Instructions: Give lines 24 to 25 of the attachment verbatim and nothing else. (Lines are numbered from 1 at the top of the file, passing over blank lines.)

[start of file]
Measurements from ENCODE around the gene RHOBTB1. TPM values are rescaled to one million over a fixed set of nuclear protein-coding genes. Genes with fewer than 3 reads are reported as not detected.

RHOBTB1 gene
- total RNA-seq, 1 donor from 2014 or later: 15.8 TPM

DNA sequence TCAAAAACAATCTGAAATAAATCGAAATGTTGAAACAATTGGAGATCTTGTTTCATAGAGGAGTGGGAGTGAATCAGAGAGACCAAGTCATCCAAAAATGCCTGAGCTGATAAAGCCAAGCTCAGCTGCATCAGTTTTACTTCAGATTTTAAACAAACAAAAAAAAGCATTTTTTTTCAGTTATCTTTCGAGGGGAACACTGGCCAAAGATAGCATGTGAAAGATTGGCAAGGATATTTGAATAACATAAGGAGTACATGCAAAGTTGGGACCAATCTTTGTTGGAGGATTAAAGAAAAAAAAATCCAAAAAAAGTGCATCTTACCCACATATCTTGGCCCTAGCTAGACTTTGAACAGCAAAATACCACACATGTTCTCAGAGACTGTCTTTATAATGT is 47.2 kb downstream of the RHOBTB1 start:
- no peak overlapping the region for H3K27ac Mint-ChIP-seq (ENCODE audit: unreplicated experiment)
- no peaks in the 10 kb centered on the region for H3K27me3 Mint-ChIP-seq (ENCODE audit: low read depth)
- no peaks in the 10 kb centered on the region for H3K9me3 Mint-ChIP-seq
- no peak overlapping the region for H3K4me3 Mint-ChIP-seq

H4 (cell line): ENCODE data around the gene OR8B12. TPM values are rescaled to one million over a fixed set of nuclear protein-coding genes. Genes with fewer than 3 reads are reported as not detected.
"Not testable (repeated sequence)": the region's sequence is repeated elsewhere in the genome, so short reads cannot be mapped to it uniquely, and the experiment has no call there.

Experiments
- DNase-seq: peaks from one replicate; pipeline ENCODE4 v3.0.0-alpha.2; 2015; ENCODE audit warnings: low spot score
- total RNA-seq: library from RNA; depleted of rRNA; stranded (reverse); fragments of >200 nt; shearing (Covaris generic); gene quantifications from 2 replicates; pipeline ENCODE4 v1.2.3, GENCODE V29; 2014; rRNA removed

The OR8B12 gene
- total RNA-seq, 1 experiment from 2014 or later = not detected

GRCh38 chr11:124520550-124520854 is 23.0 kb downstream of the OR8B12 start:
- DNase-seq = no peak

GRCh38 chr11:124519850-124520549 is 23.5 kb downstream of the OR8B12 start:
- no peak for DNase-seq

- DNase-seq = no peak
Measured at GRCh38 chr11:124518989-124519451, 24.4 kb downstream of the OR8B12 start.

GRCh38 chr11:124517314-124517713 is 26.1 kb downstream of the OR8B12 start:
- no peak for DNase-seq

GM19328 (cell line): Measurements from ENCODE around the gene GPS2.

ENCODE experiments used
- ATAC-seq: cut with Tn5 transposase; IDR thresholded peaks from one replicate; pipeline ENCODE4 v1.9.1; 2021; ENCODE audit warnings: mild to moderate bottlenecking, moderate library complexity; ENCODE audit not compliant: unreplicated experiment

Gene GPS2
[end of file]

GM19328 (cell line): Measurements from ENCODE around the gene GPS2.

ENCODE experiments used